The markings were a combination of kit decals (serial number, fuselage roundel and codes, fin flashes and Kiwi marking) and masks (upper wing roundels). The latter all came from a set of Montex self-adhesive vinyl masks intended for the kit (#K24022) but offering different options. I only used the Type B upper wing roundel masks in the end from it and used Xtracolor enamels for the correct shade of RAF Roundel Blue and Red. I would have liked to have used masks for the fuselage roundels, but the set I had were the wrong dimensions for the aircraft I was depicted, plus after cursing so much trying to align just an inner and outer mask for the Type B roundels, I thought it best to just give up at that stage! The kit decals were a little thick, very matt and thus had obvious areas of carrier film. This was not a problem with that visible around the fuselage codes and roundel, as I could trim it off once applied, but the carrier film between the characters on the serial number was too small/complex to cut away. I wish I had though because, yes, you guessed it, they silvered!
Once all the markings and sealed below another coat of clear, it was time to move on to the final assembly stages, as there is still quite a lot to do.   
Final Details
The undercarriage, what can I say, probably DON'T try and fit it retracted. It simply does not fit, the wells are too shallow to take the wheels and allow the doors to fit flush with the underside of the wing. In the end I did a butchery job to the wheels and got it all to fit in. Really though, if you want the legs up, shave off the upper halves of the oleo legs and cut the rubber tyres in half, then dispense with fitting the upper hub halves and just fit the whole lot up in like that, as the reduction in the 'depth' of the whole unit will allow you to get the doors flush. The tail wheel tyre and hub (painted aluminium) were added next by prising the strut halves apart and putting the wheel in place, then closing the strut halves and securing them with extra thin cement. If you are careful you will not need to touch up the Sky on the strut, but if you do the gloss overall finish at this stage will hide the new paint. The inside of the engine cowls and surrounds etc. had all been previously sprayed While Aluminium from the Alclad II range, so any touch-ups can be done using Chrome from the Vallejo range, as it's an almost exact match. The vinyl masks for the canopies in the Montex set had been used, so once the masks used to cover the open cockpit area were removed, the windscreen, sliding and rear section could be attached and I am glad to say they fitted quite well with no big gaps between windscreen and sliding hood. The rear-view mirror and aerial mast were added, the latter having a small hole drilled into the top to allow Uschi van der Rosen rigging filament to be used for the aerial lead. The exhausts stacks are one task that has to be done methodically, if you mix up the parts, they just wont fit. I had joined each set of stack halves together earlier in the build and had marked the inner face (where it glues to the engine block) using a DVD marker with the part numbers, that way I could keep tabs of which set was which during the painting process (mount them on bu-tack face down on the numbers, so your spraying does not cover these markings). I used my standard method of painting them; white aluminium base, then a very weak mix of XF-64 Red Brown and black loosely over the top and finally all the edges and any details were picked out with a contrasting brown hue with a paintbrush. Once secured in place the exhaust staining was applied using XF-69 NATO Black first, then heavily-thinned XF-64 Red Brown and finally add to that colour some XF-55 Deck Tan to lighten it and apply that nearer to the exhausts themselves. I also used the XF-69 for the gun port staining. All the panels lines were picked out with a MiG Productions Dark Wash and once I was satisfied with the whole thing, the model was sealed with a number of thin coats of Vallejo acrylic satin varnish.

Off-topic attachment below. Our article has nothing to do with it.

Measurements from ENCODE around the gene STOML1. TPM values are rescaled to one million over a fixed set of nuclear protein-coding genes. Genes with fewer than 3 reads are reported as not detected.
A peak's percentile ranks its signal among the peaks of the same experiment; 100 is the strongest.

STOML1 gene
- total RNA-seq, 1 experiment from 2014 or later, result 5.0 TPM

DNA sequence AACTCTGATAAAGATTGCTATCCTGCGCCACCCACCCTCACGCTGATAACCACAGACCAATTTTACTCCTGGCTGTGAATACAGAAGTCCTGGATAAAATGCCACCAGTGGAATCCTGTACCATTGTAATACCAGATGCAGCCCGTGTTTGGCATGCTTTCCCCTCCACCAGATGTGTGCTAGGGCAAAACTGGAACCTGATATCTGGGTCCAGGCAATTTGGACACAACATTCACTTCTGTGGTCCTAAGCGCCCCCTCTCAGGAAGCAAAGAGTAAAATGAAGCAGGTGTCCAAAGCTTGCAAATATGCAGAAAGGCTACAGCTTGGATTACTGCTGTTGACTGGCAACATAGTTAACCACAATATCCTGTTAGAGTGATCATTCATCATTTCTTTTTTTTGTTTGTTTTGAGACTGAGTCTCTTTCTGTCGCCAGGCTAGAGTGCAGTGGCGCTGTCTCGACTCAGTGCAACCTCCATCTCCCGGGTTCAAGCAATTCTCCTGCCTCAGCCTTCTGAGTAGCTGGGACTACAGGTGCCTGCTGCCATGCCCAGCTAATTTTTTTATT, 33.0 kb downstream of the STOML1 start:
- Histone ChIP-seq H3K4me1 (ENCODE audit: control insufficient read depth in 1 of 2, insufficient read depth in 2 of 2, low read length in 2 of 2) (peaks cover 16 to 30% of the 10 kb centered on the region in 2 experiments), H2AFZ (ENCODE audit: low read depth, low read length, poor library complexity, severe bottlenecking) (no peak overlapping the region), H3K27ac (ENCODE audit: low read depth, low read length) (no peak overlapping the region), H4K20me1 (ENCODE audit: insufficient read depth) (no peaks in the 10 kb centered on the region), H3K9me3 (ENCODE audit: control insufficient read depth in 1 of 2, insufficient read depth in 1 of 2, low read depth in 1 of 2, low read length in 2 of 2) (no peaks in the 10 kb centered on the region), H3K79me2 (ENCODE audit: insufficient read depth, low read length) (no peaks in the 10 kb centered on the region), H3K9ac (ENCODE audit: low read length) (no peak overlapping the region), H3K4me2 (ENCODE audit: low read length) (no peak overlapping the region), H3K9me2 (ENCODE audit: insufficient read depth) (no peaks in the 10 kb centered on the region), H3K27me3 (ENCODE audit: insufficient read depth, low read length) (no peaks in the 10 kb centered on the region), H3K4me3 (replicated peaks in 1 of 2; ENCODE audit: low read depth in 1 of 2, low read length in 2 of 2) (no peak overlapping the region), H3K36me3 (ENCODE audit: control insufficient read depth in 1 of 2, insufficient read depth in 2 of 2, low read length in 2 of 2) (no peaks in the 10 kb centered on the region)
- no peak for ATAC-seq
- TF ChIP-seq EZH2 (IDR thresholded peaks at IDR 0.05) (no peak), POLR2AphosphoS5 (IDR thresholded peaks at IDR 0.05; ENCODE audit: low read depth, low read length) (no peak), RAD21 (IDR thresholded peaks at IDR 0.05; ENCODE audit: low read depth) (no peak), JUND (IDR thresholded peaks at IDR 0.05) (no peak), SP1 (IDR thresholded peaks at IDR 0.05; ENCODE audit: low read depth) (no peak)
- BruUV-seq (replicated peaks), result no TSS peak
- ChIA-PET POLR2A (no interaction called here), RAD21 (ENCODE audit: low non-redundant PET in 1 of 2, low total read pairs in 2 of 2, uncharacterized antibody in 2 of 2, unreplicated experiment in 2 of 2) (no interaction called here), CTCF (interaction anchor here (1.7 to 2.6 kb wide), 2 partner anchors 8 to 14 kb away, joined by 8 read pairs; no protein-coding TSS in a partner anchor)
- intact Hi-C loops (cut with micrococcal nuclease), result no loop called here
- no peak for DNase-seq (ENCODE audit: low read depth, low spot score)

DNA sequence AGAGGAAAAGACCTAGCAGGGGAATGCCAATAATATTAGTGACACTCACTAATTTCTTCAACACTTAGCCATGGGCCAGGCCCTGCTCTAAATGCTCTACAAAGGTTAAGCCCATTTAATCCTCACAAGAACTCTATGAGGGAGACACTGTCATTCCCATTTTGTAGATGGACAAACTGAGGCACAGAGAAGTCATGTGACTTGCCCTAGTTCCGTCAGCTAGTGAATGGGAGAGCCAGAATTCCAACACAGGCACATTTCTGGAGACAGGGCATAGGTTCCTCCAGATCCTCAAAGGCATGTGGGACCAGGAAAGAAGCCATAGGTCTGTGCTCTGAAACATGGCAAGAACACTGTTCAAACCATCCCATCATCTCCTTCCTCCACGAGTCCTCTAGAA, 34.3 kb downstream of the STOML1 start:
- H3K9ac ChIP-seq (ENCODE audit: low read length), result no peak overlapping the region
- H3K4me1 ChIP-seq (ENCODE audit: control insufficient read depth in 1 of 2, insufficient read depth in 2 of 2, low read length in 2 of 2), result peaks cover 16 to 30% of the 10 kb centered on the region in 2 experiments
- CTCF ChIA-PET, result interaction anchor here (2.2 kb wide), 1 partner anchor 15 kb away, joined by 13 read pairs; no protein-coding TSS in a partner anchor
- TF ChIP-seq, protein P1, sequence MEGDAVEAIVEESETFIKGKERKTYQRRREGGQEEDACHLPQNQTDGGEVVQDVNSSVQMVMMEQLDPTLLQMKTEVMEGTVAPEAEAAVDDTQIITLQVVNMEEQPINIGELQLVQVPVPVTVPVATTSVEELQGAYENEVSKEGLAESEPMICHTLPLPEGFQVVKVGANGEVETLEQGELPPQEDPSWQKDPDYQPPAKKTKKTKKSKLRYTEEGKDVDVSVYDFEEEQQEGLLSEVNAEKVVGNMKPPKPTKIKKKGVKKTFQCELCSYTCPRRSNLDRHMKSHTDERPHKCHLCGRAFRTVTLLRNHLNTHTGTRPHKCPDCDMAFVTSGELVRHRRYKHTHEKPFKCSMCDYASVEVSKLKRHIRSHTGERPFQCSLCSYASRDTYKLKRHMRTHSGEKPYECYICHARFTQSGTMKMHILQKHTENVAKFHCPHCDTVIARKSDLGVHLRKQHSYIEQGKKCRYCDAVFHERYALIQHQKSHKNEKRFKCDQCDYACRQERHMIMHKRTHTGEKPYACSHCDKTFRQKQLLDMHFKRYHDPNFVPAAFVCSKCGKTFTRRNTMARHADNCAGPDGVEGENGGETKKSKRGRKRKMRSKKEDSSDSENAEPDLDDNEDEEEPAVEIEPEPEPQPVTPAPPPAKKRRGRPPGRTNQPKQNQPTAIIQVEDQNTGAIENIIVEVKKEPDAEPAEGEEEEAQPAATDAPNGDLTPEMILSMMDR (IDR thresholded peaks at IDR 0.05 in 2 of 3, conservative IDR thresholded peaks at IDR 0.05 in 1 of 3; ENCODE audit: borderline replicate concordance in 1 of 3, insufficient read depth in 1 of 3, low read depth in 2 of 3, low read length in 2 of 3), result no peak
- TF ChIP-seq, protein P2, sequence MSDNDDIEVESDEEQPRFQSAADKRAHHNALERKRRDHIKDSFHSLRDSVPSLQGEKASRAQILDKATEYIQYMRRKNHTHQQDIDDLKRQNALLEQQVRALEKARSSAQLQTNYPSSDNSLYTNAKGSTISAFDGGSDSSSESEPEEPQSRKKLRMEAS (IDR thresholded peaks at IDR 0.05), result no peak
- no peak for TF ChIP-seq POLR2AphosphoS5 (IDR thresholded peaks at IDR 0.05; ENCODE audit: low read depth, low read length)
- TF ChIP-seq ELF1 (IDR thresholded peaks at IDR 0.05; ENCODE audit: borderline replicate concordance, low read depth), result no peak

The masks could then be removed from the canopy and the aerial lead secured before the whole lot was mounted on the display stand (which I had assembled and then given a number of coats of gloss black). One-day I may get around to making up contact pieces to go inside the base and actually get the propeller to turn, but I doubt it...

I have for many, many years, wanted to make the Airfix 24th Spitfire and the markings and display method were all dictated by my childhood recollections of a kit that really got me into this hobby. Although the 1990s reissue was pretty shoddy, with poor decals and that awful plastic, I am glad I built it because now it sits on the shelf just above my desk in the office, the first of what I hope will be a collection of all of the Airfix 24th scale Super Kits.

Paints used
Alclad 2 lacquer:
White Aluminium

Gunze Mr Hobby Aqueous Hobby Color acrylic:
Mr Surfacer 1500 (Grey)
H65 RLM 70 Dark Green
H72 Dark Earth
H73 Dark Green
H74 Sky

Tamiya Color acrylic:
X-1 Gloss Black
X-22 Gloss Clear
XF-55 Deck Tan
XF-64 Red Brown
XF-69 NATO Black
XF-71 IJN Cockpit Green (plus grey to make Interior Grey-Green)